Documents considered by the Committee on 13 November 2017 Contents

38European Fund for Sustainable Development

Committee’s assessment

Politically important

Committee’s decision

Cleared from scrutiny; drawn to the attention of the International Development Committee

Document details

Proposal for a Regulation on the European Fund for Sustainable Development (EFSD) and establishing the EFSD Guarantee and the EFSD Guarantee Fund

Legal base

Articles 209 and 212 TFEU: ordinary legislative procedure; QMV

Department

International Development

Document Number

(38085), 12290/16, COM(16) 586

Summary and Committee’s conclusions

38.1Following the increase in migrants seeking refuge in Europe in recent years, the European Commission in June 2016 proposed the creation of a new Partnership Framework with third countries under the European Agenda on Migration, incorporating an European External Investment Plan (EIP), aimed at tackling the root causes of migration. As part of this Investment Plan, the Commission tabled a legislative proposal to establish a European Fund for Sustainable Development (EFSD).

38.2The aim of the EFSD is to redeploy €3.35 billion (£2.9 billion) from within the EU budget and the European Development Fund to provide investment and access to finance to businesses in developing countries in Africa, as well as the EU’s eastern and southern neighbourhood.574 The Fund’s resources will primarily be used to provide grants that leverage further investment (from both public and private sources) to boost employment, reduce poverty and address the root causes of migration from the recipient countries to the EU. The fund also encompasses an EFSD guarantee, which aims to leverage additional non-EU investment by providing a guarantee capacity for credit enhancement.

38.3The Government has supported the establishment of the EFSD as a means of “addressing investment bottlenecks and incentivising international financing institutions and the private sector to increase the scale of their activities outside the EU”. During the consideration of the proposal in the Council, the Government sought—and obtained—amendments to ensure the Fund would be used to leverage investment in those areas that were generating the largest flows of migration to Europe, and only support projects through the EFSD guarantee where there was evidence it would deliver additionality (see “Background” for more details).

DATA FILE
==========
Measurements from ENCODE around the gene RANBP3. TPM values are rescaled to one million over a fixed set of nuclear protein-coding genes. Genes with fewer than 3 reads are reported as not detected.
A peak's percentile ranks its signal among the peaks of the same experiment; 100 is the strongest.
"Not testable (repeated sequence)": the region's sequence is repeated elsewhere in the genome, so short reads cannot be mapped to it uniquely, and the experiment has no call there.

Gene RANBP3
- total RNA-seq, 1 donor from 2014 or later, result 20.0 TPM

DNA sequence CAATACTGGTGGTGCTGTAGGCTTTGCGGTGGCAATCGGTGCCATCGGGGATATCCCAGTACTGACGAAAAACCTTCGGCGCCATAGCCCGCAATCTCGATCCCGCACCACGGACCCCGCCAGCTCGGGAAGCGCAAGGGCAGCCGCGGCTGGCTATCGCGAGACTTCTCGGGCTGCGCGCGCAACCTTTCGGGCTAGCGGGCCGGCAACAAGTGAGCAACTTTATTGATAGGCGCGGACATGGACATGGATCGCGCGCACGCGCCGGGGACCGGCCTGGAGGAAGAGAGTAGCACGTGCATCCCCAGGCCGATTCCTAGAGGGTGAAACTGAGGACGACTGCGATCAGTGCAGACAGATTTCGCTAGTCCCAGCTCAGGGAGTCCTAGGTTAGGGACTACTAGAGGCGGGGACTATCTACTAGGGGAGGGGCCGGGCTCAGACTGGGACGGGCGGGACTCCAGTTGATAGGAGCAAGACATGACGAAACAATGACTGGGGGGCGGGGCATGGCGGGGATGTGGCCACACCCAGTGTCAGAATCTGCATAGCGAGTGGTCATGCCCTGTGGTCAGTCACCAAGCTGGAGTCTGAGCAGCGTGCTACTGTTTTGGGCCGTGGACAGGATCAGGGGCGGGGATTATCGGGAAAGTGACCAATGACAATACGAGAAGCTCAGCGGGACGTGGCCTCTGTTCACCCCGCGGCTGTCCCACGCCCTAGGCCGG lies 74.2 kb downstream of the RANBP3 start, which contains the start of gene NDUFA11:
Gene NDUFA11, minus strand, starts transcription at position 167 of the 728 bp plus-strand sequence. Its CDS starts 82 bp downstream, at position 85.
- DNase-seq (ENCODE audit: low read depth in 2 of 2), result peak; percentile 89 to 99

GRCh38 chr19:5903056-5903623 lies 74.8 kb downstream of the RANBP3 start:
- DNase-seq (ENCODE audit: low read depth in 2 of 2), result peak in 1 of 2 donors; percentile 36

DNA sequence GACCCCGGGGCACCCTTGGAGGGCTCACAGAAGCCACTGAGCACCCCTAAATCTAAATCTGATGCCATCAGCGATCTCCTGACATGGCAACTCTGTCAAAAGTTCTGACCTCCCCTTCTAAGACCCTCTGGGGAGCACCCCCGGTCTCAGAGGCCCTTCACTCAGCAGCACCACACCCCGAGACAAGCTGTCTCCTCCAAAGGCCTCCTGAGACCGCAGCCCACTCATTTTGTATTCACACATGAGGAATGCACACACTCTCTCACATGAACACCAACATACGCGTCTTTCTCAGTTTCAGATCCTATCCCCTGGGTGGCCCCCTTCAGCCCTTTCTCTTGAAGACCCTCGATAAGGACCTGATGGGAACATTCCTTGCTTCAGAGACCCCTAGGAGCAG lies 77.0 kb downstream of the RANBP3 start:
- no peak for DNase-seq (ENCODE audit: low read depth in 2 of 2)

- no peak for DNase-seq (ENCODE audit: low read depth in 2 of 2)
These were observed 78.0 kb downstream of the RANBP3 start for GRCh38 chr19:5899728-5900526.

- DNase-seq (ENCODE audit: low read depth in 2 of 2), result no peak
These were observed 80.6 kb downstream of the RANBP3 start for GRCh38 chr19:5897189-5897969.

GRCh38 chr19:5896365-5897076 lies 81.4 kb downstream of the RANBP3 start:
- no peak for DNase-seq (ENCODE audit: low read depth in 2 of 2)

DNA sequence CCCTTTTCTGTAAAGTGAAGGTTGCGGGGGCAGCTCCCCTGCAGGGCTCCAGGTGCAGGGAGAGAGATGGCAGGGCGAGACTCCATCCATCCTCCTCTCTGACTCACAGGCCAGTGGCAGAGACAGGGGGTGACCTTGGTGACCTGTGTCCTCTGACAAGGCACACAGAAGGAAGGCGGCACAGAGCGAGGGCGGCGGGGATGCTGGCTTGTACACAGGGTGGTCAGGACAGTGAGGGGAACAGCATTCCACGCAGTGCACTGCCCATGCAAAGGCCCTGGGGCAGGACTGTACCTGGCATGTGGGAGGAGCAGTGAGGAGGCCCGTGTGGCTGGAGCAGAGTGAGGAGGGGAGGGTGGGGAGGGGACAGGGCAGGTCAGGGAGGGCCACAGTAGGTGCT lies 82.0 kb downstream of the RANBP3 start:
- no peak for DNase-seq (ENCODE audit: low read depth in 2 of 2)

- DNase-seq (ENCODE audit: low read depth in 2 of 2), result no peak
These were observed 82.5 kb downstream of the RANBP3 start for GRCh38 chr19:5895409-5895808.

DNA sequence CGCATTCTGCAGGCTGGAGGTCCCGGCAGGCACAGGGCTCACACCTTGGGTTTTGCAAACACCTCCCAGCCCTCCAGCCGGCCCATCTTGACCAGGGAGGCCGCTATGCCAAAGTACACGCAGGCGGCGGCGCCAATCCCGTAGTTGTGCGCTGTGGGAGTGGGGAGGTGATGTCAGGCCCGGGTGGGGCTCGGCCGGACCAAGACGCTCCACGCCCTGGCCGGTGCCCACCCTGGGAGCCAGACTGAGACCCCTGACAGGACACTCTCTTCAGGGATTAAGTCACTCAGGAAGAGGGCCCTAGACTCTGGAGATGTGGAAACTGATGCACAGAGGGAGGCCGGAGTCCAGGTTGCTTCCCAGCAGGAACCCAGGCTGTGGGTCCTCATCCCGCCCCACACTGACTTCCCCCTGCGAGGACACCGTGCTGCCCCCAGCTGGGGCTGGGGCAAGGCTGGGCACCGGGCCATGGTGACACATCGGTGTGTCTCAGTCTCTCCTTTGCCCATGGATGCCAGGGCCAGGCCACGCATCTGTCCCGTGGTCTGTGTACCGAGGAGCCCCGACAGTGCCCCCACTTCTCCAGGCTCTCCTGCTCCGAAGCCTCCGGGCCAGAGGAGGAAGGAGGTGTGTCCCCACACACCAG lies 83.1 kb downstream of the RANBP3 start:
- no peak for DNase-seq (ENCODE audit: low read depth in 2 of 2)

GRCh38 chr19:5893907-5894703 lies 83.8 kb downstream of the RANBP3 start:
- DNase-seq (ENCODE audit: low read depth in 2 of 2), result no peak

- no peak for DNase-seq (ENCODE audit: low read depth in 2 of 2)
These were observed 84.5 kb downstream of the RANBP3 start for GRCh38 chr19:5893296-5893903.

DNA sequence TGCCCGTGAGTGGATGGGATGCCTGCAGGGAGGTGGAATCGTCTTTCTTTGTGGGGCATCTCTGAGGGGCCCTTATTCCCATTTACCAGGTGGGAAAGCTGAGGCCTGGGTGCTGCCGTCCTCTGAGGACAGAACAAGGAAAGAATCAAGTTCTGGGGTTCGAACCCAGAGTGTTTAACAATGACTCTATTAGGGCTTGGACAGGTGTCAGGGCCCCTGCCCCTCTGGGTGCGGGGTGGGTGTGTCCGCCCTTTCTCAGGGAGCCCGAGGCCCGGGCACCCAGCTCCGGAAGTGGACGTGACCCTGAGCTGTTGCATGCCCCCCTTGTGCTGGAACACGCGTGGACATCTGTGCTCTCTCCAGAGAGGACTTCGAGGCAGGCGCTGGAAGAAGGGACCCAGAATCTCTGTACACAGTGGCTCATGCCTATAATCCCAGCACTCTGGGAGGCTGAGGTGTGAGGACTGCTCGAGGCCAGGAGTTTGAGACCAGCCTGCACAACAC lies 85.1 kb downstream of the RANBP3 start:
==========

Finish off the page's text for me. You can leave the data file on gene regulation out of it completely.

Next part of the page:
38.4In June 2017, the Council and the European Parliament reached an informal agreement on the legal text underpinning the EFSD.575 The Minister of State at the Department for International Development (Lord Bates) informed us of the outcome of the trilogue negotiations on 21 September, which was formally adopted by the Council on 25 September.576 The Minister’s letter explained that the Government was supportive of the agreement reached, and would support it in the Council. He apologised for the resulting scrutiny override, but argued that “by approving this proposal [the UK] will maintain influence over a policy that has the potential to deliver a significant amount of investment to tackle the root causes of the migration crisis in Africa and the EU neighbourhood”.577

38.5The Minister does not mention the implications of Brexit for the implementation of the EFSD or the UK’s contribution thereto through the general EU budget. However, separately in September, the Government also published a paper on its vision for post-Brexit cooperation with the EU on development aid.578 It calls for alignment between UK and EU development policy and programming on a “case-by-case” basis. On 22 September, the Prime Minister called for an interim arrangement to maintain the current framework for relations with the EU for a limited period post-Brexit, and also pledged that the other Member States “will need to pay more or receive less over the remainder of the current [EU] budget plan as a result of our decision to leave” (see “Implications of Brexit” below for more information).579

38.6As the Government supported the final text of the Regulation, we are content to now clear this proposal from scrutiny. We also consider that it was acceptable for the Government to override scrutiny at the time of the Council vote in September, as the Committee had not yet been reconstituted following the general election.

38.7With respect to the implications of Brexit for the implementation of the EFSD (and EU development policy more generally), we have taken note of the Government’s paper on post-Brexit cooperation with the EU on foreign policy, including development. We welcome the ambition to achieve a “deep and special partnership” on development policy, which would contribute to the coherence of international efforts to drive sustainable development. In light of the Prime Minister’s speech of 22 September on the Government’s Brexit proposals, we will be writing to the Department for International Development with further questions about the UK’s post-Brexit involvement in EU development policy, as well as its potential financial contributions to the EFSD, via the general EU budget, and to the European Development Funds.